More than 130 Muslim scholars called on Thursday for peace and understanding between Islam and Christianity, saying “the very survival of the world itself is perhaps at stake”.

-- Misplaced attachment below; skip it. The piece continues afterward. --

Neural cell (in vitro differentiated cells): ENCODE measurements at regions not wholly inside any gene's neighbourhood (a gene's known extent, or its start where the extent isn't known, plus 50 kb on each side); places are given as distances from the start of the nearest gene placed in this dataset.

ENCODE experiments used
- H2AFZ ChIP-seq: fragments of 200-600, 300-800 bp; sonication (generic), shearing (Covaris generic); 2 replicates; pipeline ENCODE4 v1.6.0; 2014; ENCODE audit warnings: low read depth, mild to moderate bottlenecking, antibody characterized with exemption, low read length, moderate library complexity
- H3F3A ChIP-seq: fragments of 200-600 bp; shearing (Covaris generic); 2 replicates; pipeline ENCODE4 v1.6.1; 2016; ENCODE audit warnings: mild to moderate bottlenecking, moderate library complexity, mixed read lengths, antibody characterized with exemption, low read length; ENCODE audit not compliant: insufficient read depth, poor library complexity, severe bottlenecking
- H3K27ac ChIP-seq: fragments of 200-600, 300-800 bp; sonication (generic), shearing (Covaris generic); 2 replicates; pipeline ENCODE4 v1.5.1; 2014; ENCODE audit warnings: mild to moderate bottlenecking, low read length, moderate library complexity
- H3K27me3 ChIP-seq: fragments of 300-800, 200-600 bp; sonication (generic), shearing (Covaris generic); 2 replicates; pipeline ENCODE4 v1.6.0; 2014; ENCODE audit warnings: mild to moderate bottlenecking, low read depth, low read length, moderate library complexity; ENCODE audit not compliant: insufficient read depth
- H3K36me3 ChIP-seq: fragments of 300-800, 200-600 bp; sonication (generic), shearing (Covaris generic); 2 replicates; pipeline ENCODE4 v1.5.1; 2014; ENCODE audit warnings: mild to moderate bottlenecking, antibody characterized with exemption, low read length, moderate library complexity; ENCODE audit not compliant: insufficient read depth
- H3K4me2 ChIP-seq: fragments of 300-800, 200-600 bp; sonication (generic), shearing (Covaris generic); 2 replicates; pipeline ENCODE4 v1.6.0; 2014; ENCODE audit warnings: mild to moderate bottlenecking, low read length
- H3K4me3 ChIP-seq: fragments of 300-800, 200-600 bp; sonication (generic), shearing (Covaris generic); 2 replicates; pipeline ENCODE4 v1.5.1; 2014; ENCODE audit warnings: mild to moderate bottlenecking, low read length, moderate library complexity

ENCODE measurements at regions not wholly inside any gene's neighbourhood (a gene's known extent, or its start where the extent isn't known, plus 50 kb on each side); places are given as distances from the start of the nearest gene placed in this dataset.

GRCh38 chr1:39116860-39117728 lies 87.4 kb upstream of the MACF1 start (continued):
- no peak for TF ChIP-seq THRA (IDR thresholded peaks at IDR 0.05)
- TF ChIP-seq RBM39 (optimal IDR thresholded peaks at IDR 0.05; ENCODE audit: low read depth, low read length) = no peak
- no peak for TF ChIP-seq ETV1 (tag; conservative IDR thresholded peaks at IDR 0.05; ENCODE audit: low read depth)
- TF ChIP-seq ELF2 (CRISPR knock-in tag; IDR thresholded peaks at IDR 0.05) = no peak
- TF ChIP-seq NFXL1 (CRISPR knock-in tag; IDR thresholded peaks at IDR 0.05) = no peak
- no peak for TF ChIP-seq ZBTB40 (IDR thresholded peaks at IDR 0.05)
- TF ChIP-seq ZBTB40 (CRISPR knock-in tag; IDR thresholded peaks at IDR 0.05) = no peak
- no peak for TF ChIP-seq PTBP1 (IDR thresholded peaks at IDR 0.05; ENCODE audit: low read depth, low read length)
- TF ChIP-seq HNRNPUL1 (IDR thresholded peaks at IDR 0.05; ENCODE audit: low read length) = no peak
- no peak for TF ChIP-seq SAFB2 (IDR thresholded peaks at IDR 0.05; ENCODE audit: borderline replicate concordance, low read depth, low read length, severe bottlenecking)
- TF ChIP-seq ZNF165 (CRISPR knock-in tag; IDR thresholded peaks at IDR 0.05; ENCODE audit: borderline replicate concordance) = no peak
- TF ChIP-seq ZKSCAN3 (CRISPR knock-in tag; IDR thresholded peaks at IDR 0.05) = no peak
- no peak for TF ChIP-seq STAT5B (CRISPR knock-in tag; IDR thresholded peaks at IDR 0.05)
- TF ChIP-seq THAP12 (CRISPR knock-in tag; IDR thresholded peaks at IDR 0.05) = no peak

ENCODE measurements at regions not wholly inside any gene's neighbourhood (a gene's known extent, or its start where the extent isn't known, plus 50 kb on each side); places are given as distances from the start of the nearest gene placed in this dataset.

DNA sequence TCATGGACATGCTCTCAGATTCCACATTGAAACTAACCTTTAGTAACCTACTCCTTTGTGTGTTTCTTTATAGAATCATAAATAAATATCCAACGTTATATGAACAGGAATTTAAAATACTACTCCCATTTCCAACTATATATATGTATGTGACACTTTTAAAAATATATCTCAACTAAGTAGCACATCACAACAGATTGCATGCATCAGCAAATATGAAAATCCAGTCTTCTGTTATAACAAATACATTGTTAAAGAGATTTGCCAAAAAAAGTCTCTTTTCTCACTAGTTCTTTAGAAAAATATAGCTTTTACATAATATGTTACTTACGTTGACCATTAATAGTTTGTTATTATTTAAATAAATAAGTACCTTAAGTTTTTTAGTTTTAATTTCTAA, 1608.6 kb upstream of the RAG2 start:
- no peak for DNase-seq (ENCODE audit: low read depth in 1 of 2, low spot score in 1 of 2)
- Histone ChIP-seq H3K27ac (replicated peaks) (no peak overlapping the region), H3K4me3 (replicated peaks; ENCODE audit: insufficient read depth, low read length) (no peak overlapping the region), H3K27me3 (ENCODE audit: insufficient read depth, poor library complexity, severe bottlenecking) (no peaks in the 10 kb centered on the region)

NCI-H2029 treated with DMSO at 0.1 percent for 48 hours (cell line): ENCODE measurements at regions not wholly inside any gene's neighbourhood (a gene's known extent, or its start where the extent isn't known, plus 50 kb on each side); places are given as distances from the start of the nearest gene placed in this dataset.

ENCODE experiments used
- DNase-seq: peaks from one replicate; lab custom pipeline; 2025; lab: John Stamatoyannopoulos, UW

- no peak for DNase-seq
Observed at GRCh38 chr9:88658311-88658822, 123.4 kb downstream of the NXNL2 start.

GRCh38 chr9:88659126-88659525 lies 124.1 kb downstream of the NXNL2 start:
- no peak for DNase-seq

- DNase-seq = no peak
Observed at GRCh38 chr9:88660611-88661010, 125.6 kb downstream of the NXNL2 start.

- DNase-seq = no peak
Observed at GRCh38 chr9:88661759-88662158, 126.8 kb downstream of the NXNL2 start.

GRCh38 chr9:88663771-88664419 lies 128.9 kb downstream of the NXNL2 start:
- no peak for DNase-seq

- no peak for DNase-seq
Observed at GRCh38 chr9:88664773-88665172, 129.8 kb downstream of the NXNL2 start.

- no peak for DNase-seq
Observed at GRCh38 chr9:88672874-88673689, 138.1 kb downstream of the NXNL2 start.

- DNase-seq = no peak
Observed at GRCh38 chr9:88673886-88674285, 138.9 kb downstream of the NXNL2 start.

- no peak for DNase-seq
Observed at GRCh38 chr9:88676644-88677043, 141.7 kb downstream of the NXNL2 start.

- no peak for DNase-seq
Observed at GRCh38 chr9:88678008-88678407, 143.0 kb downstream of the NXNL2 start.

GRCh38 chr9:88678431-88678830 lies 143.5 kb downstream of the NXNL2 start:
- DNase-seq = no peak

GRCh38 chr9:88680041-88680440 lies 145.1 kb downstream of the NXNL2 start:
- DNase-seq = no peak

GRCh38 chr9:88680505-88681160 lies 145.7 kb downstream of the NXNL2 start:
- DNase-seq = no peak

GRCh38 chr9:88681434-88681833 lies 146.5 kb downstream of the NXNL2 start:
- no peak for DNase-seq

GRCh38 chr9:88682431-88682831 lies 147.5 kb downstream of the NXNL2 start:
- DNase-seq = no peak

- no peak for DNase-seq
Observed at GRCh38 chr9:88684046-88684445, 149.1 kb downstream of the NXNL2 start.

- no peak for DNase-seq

In a letter to Pope Benedict and other Christian leaders, Muslim scholars from around the world said finding common ground between the world’s biggest religions was not simply a matter for polite dialogue between religious leaders. “If Muslims and Christians are not at peace, the world cannot be at peace. With the terrible weaponry of the modern world; with Muslims and Christians intertwined everywhere as never before, no side can unilaterally win a conflict between more than half of the world’s inhabitants,” the scholars wrote. “Our common future is at stake. The very survival of the world itself is perhaps at stake,” they wrote. Relations between Muslims and Christians have been under strain as al Qaeda has struck around the world and the United States and other Western countries have intervened in Iraq and Afghanistan. Using quotations from the Bible and the Koran to support their message, the scholars told people who relished conflict and destruction that “our very eternal souls are … at stake if we fail to sincerely make every effort to make peace and come together in harmony”. “So let our differences not cause hatred and strife between us. Let us vie with each other only in righteousness and good works. “Let us respect each other, be fair, just and kind to (one) another and live in sincere peace, harmony and mutual goodwill,” the scholars wrote. The letter was signed by Muslim scholars from around the world, including Algerian Religious Affairs Minister Bouabdellah Ghlamallah and the Grand Mufti of Egypt Ali Gomaa. It was addressed to the Pope and to other Christian leaders, including the Archbishop of Canterbury Rowan Williams, spiritual head of the Anglican Church. Pope Benedict caused widespread anger among Muslims last year by suggesting Islam was violent, quoting a 14th century Byzantine emperor who spoke of the Prophet Mohammad’s “command to spread by the sword the faith he preached”. The leader of more than one billion Roman Catholics repeatedly expressed regret for the reaction to the speech, but stopped short of the unequivocal apology wanted by Muslims.